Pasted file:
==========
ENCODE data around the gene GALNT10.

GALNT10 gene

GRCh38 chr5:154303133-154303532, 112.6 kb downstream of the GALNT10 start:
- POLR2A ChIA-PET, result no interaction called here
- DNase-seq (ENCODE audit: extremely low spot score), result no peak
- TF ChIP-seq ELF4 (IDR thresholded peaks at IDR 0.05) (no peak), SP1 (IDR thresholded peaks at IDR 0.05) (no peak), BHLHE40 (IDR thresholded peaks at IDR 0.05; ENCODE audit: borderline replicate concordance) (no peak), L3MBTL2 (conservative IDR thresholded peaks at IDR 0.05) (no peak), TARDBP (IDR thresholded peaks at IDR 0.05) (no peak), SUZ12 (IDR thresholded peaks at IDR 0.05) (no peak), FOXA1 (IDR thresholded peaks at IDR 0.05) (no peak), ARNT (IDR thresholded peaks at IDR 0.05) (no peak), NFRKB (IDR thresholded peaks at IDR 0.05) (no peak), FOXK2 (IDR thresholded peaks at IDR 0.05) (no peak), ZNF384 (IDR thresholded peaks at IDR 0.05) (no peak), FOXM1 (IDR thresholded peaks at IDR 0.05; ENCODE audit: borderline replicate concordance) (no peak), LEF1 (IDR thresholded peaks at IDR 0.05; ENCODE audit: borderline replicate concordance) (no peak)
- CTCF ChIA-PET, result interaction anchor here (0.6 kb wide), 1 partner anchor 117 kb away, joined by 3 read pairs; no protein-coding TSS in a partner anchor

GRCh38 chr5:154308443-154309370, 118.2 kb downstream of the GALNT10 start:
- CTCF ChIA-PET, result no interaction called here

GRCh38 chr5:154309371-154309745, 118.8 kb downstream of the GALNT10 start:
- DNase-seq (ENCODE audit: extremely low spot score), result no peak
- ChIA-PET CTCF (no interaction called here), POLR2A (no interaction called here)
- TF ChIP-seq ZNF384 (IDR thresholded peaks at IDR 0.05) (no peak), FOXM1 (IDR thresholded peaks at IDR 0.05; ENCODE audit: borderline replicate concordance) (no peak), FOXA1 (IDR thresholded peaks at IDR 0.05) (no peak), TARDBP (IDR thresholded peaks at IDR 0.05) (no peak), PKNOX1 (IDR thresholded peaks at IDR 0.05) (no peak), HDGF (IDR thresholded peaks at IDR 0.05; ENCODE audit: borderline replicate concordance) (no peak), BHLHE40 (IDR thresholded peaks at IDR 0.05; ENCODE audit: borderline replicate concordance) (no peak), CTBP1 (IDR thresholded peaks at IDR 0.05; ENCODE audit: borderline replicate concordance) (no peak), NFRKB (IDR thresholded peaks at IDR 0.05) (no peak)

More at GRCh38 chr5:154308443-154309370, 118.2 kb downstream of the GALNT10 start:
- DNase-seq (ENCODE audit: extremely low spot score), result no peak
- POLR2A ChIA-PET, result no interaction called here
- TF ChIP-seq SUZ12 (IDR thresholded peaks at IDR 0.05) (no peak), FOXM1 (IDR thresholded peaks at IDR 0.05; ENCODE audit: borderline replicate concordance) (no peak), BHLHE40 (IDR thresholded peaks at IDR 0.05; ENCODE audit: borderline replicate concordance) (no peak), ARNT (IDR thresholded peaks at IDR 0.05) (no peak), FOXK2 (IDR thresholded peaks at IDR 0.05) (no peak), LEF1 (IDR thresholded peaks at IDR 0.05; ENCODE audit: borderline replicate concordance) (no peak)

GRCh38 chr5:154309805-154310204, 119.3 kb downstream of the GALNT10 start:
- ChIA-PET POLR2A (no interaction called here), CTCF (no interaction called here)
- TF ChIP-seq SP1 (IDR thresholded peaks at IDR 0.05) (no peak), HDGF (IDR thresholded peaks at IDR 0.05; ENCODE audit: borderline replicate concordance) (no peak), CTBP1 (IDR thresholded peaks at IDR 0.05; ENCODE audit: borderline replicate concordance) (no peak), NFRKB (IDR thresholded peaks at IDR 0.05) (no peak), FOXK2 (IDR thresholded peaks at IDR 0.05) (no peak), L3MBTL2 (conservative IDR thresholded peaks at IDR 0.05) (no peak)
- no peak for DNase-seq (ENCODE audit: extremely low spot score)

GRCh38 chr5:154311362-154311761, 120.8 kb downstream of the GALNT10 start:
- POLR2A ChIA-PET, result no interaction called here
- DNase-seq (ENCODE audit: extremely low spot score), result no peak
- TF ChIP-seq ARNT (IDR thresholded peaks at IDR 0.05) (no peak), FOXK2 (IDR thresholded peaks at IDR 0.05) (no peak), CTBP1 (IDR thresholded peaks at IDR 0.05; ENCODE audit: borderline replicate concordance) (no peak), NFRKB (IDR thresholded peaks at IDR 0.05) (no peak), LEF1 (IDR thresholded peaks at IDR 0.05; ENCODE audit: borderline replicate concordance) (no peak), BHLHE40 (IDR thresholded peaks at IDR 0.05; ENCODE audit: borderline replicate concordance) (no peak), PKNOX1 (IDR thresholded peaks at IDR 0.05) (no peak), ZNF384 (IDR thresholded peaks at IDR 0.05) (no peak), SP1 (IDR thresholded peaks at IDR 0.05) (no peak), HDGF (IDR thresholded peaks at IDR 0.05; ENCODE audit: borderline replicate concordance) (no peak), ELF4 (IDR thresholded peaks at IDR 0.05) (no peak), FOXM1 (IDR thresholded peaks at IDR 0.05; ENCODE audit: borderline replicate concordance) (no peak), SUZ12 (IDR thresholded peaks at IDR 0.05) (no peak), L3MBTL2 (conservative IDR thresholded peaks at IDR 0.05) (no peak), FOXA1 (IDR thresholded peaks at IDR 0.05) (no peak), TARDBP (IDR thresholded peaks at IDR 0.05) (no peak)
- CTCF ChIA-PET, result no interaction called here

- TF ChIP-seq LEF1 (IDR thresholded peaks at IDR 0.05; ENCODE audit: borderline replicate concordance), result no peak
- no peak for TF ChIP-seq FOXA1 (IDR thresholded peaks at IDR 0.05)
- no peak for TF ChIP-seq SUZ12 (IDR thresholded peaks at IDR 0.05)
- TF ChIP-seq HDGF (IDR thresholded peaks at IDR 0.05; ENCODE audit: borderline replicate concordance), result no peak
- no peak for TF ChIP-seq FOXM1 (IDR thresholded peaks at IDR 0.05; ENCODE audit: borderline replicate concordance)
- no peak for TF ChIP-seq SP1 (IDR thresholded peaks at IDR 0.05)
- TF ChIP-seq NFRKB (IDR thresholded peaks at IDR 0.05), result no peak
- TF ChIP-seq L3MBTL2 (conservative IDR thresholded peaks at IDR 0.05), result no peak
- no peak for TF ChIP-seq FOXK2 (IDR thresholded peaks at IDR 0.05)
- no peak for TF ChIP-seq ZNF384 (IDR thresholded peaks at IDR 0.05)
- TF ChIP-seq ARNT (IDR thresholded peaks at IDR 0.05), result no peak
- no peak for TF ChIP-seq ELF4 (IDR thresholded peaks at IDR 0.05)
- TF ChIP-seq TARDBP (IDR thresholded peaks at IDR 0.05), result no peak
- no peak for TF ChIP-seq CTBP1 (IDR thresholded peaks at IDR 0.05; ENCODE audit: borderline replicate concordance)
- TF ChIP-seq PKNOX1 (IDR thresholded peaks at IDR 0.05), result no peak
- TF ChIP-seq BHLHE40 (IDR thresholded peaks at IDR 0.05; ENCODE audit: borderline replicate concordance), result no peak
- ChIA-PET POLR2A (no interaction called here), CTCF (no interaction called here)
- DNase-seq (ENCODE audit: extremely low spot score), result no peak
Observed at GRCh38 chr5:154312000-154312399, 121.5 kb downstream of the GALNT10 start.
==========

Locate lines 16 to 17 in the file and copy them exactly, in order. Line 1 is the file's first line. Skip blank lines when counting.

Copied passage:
- POLR2A ChIA-PET, result no interaction called here
- TF ChIP-seq SUZ12 (IDR thresholded peaks at IDR 0.05) (no peak), FOXM1 (IDR thresholded peaks at IDR 0.05; ENCODE audit: borderline replicate concordance) (no peak), BHLHE40 (IDR thresholded peaks at IDR 0.05; ENCODE audit: borderline replicate concordance) (no peak), ARNT (IDR thresholded peaks at IDR 0.05) (no peak), FOXK2 (IDR thresholded peaks at IDR 0.05) (no peak), LEF1 (IDR thresholded peaks at IDR 0.05; ENCODE audit: borderline replicate concordance) (no peak)